Spreading my Wings - Lessons learned from our (former) Drexel Co-op — in his own words
Before attending my first meeting with Jami Slotnick, Spread’s Brand/Marketing Manager, I recall an uneasiness simply because I had no idea what to expect. I hadn’t worked in a restaurant setting since my first year at Drexel –on the inside, I felt a bit out of touch. Both of my previous Co-op positions were in typical corporate offices. Having been to Spread’s 2401 Walnut St. location numerous times in the past (as a hungry college student), I remember feeling especially odd as I walked through the front door sporting a freshly ironed blazer on the day of my official interview. My real-world marketing experience had been in B2B and B2G settings, and I just was not sure if working at Spread Bagelry would be a good fit. Simply put, I was still searching for my own north star, and walking confidently into the constructs of a B2C operation gave me some apprehension.
Despite my pervasive worry, everything clicked after my first interview back in the Spring of 2023. Something about the post-it note-covered walls and the smell of freshly baked bagels gave way to an important realization. I had been short-sighted by thinking in such a linear fashion. As Jami and I continued to chat over the hustle and bustle of the adjacent kitchen, it became clear that my work at Spread had to do with playing a role in the growth of a fast-paced, rapidly scaling business, and targeting specific audiences/consumer personas. There was an excitement attached to better understanding the crossroads of new media and old media touchpoints.
In many ways, working at Spread’s corporate headquarters (A.K.A. ‘Spreadquarters’) has been like working at a bustling startup. From the get-go, I was welcomed by everyone with open arms and awarded legitimate responsibilities almost immediately. From working hard to spur donations for Spread’s Eagles Autism Challenge team, “Spread Love” on a Monday, to visiting local schools to drop off ‘surprise’ bagels on Teacher Appreciation Day on a Tuesday, each day presented new challenges to overcome, different things to learn, and unique problems to solve for the soon-to-be 17-location, fast-casual business.
Fast forward to today, as I head into my last two terms as a college senior, I could not be more grateful. My confidence has been elevated, as has my taste for great bagels. Spread has retained me to work part-time indefinitely, which is everything.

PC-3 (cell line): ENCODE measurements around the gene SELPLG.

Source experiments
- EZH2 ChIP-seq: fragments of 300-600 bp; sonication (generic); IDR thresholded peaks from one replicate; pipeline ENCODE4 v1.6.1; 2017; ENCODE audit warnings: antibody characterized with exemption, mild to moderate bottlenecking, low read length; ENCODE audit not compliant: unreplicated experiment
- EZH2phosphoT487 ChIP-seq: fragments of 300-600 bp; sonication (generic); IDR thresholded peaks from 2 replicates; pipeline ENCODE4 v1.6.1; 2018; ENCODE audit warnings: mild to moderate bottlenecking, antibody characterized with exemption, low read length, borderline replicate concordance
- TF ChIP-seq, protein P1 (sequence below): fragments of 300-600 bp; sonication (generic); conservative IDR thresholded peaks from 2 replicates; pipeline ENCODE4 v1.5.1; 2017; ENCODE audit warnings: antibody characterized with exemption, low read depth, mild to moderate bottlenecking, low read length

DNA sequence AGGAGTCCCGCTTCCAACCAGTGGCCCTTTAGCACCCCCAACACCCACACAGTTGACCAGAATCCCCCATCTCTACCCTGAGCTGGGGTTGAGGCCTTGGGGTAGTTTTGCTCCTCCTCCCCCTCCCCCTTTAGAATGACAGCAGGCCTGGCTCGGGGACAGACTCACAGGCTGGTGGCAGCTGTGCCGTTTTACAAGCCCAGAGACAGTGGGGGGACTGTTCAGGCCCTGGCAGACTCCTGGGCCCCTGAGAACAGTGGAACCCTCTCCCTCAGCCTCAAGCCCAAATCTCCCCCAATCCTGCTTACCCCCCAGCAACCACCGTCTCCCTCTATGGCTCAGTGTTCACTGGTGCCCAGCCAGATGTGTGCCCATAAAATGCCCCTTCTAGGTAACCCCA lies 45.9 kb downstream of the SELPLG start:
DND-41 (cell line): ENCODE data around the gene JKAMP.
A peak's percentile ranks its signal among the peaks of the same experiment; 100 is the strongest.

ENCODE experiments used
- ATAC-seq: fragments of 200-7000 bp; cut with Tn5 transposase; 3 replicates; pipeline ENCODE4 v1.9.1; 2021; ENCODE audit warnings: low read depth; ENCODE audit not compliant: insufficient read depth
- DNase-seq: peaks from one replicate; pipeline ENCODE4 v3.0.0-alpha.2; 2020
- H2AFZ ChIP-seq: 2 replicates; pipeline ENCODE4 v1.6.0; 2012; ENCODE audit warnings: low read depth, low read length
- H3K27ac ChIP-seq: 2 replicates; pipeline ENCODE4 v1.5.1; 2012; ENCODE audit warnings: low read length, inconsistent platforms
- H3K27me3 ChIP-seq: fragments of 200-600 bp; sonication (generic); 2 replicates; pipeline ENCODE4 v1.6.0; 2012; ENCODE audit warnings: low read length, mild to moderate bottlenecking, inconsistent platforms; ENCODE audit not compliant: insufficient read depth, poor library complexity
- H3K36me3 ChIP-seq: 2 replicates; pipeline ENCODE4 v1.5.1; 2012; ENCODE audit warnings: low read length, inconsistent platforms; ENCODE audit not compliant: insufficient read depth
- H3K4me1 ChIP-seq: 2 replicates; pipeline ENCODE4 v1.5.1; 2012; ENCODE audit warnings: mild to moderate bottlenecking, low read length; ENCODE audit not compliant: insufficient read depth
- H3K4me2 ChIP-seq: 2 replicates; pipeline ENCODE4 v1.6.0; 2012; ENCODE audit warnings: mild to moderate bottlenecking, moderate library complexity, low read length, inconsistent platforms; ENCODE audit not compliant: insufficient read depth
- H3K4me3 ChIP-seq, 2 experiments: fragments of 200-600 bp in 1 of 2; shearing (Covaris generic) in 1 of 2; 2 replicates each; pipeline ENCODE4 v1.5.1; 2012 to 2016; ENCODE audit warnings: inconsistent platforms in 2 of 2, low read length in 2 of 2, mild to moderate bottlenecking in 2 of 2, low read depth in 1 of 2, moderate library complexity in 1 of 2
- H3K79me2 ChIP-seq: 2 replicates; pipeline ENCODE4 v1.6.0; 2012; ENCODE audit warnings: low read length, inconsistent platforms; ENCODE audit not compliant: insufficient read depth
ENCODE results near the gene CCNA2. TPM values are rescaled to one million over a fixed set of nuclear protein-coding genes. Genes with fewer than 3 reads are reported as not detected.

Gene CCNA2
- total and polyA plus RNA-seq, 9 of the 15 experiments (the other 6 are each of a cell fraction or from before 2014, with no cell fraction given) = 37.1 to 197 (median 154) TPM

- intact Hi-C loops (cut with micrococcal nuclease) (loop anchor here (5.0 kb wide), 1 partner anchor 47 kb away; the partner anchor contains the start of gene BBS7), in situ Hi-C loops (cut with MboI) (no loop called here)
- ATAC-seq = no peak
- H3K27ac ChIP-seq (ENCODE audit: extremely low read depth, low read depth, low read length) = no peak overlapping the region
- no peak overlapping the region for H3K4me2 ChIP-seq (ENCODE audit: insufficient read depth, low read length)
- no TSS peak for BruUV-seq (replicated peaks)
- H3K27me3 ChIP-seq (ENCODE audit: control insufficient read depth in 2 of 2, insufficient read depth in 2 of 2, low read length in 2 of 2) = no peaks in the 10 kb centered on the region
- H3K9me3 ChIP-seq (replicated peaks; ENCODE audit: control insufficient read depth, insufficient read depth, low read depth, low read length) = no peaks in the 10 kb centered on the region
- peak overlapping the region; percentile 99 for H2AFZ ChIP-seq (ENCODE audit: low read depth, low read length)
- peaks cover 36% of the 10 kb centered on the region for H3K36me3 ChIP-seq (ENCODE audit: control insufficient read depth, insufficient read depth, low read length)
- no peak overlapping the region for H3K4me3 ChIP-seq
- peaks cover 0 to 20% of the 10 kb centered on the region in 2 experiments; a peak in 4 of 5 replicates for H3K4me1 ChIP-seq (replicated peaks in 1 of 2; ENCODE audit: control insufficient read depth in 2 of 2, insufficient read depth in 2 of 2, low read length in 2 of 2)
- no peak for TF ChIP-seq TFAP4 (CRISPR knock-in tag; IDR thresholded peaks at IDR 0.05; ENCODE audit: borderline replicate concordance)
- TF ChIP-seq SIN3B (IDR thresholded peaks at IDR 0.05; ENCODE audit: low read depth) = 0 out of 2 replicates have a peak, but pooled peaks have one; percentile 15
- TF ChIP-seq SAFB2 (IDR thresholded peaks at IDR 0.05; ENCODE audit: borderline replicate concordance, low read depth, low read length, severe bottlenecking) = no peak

Like anyone approaching their college graduation, there are some big decisions on the horizon. While my post-graduate plans may still be up in the air, I do know one thing for certain: My time at Spread Bagelry has set the bar high. This Co-op has been, by far, the most insightful and rewarding experience I have had during my time at Drexel. I feel more equipped than ever to enter the workforce and begin my professional career in marketing. Thanks to Jami’s quest to make me a better writer, my journalistic skills have also improved.
My advice for other students entering or already within the Co-op program? Keep an open mind and just go for it. Working at three vastly different companies has offered unique and invaluable insights into the kind I see myself doing in the future. My trifecta of Co-ops also helped me focus on my career trajectory in a more finite way. Whether it’s creative ideation or data mining, my skill sets have deepened, and my knowledge of industry lingo/jargon has also increased. All of this just points to confidence and pride. I feel more self-assured which is huge prior to fearlessly catapulting myself into the real world.
For me, keeping an open mind has allowed the advantages my time at Drexel to span far beyond the obvious “foot in the door.” For me, going with the flow truly allowed me to spread my wings not only in a marketing sense, but also in an entrepreneurial sense. Getting your hands dirty in marketing, operations, HR, executive leadership, and culinary exploration takes a keen creative ability when it comes to problem-solving. The canvases may be different in each silo, but the bravery, risks, and rewards are all the same.